HTC One SV review

The HTC One SV is a well-built midrange LTE smartphone for Cricket's new 4G network.
Photo of HTC One SV
369.99

Cricket’s 4G LTE network is finally here, and not a moment too soon. Without speedy LTE, Cricket smartphones were stuck in the slow lane. But now that it’s in 18 Cricket markets (and more coming), you should be picking up an LTE smartphone if you’re interested in Web browsing or streaming on the go.

The HTC One SV is the middle entry in Cricket’s current lineup of three LTE phones. On top, there’s the uncompromising Samsung Galaxy S III ($479.99). Below, there’s the LG Optimus Regard ($229.99), which MetroPCS sells as the LG Motion 4G. The One SV looks like a happy medium to me: a well-built, lively phone with competitive performance that fits well in a range of hand sizes.

Physical Design and Call Quality
HTC makes really nice phones. The company’s materials design is the best in the business; it’s better than Samsung. The One SV is no exception. The phone has a black front with red touch buttons, and the back is a great-looking red-orange polycarbonate. The edges are slightly slanted, giving the phone a little bit more personality than more generic smartphones. At 5 x 2.6 x 0.36 inches (HWD) and 4.3 ounces, it’s the right size and shape for most hands.

The phone has a 4.3-inch, 800-by-480 Super LCD2 screen that really pops. I’ve seen higher resolutions on high-end phones (such as the HTC 8X’s 4.3-inch, 720p panel) but the screen quality and viewing angle are both very good here. The screen size and resolution fit neatly between the Galaxy S III’s 4.8-inch, 720p panel and the Optimus Regard’s little 3.5-inch, 480-by-320 display.

Call quality is good but not great, as the earpiece can be a bit quiet for noisy locations. There’s no in-ear feedback of your own voice. Transmissions sound very good on the other end, with solid noise cancellation and well-tuned voices. The back-ported speakerphone is of decent volume, if a bit tinny. I had no trouble connecting the One SV to a Bluetooth headset and using it with the standard Android 4.0 voice dialing. Battery life, at 9 hours, 4 minutes of talk time, was solid.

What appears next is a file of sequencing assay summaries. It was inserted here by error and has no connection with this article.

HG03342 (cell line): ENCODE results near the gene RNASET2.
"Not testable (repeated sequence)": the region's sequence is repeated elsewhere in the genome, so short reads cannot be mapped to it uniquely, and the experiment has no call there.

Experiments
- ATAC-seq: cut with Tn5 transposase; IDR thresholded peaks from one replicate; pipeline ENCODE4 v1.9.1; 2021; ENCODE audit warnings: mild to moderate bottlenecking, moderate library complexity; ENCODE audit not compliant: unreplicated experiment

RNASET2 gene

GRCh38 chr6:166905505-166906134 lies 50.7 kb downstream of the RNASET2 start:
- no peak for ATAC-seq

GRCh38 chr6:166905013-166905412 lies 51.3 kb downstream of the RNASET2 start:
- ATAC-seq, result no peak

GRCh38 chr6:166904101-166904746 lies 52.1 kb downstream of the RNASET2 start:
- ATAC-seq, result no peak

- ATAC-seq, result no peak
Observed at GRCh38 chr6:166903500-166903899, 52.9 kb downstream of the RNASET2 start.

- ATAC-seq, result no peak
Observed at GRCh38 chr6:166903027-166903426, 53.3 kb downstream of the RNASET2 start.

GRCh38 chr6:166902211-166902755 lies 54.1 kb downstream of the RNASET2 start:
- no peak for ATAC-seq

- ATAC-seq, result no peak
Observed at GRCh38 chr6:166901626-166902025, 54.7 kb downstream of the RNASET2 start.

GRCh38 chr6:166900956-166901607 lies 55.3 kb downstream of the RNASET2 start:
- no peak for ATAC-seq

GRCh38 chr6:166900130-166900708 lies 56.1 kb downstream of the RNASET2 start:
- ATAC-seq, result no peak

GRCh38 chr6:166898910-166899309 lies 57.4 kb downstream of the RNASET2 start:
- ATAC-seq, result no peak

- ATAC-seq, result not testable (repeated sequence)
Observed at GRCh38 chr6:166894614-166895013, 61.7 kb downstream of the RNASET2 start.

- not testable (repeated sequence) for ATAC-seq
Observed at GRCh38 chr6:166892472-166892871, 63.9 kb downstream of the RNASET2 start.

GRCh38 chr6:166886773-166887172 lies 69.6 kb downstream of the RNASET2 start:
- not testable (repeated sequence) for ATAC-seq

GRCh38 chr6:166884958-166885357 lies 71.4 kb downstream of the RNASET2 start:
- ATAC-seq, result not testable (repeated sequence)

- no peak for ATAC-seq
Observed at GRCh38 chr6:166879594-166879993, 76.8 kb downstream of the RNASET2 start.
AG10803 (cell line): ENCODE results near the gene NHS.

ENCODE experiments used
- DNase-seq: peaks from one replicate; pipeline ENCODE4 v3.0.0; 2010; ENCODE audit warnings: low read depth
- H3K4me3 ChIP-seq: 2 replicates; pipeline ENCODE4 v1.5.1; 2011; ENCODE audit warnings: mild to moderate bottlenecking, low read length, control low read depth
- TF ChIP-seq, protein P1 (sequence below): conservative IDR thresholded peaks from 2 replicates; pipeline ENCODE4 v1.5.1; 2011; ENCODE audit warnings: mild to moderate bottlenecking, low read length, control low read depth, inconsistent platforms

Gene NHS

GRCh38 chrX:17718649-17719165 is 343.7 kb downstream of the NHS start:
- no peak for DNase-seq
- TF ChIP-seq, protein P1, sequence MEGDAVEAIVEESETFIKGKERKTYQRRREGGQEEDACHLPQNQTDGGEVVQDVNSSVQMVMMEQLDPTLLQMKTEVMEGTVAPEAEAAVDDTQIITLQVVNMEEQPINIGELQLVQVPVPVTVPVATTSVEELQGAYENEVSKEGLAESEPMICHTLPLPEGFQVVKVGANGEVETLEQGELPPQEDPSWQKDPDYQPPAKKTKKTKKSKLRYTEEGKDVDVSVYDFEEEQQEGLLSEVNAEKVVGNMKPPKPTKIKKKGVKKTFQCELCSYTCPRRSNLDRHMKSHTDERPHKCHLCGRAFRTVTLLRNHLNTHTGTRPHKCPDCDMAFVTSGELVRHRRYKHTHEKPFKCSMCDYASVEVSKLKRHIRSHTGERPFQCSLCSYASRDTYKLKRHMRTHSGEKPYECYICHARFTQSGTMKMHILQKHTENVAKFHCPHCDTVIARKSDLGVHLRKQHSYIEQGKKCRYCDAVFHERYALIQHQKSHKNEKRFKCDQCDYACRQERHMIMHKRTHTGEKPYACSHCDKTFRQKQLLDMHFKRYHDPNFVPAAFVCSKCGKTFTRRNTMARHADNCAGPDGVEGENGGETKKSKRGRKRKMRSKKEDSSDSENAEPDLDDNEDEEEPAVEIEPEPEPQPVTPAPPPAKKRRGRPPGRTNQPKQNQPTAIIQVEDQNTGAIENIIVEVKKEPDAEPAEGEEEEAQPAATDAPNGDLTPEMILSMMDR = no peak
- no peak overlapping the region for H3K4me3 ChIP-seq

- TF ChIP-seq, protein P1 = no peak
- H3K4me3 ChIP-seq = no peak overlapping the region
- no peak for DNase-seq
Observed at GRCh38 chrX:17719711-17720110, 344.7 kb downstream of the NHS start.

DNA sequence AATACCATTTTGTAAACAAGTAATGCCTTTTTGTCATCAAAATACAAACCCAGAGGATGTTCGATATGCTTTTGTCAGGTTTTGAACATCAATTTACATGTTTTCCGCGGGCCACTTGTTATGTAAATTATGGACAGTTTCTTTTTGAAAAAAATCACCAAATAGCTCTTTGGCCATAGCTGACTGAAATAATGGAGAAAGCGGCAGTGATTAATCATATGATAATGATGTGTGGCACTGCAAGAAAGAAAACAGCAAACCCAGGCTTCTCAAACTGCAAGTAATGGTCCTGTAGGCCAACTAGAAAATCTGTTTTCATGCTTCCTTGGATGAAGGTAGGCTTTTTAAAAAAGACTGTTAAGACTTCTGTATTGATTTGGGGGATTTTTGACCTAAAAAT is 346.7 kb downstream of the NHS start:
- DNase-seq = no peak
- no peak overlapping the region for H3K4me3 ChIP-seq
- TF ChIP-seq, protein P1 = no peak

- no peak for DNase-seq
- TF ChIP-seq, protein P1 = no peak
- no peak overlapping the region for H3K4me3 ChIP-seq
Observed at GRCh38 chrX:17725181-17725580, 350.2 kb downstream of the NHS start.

Internet Access, Browsing, and Apps
Cricket’s new LTE service is available in 18 metro areas including Las Vegas, Phoenix, and Philadelphia. The carrier aims to bring LTE to the rest of its coverage area this year, but for now, other Cricket users are still plugging along on 3G.

The LTE network uses narrow channel sizes, so it won’t show the spectacular peak speeds we’ve seen with AT&T and Verizon. But in tests in Las Vegas in January, it zipped along with download speeds between 5-8Mbps and uploads between 2-5Mbps.

Cricket’s 3G speeds elsewhere are similar to Sprint’s; where it doesn’t have coverage itself, it uses Sprint’s network. Here in Manhattan, I got a pleasantly surprising 800-900kbps down, which is better than I’ve seen recently on Sprint’s network on other devices.

The phone also has both 2.4GHz and 5GHz Wi-Fi. I had some problems with the phone occasionally dropping Wi-Fi connections, though I couldn’t reproduce the effect reliably.

The One SV runs Android 4.0.4 “Ice Cream Sandwich” with HTC’s Sense overlay. There’s no word on any 4.1 “Jelly Bean” updates, so don’t count on them. ICS is the most popular version of Android at the moment, so the One SV should run everything in the Android Market. Cricket adds a few bloatware apps; there’s nothing obnoxious, and Cricket’s $5/month Cricket Navigator driving app could actually prove useful.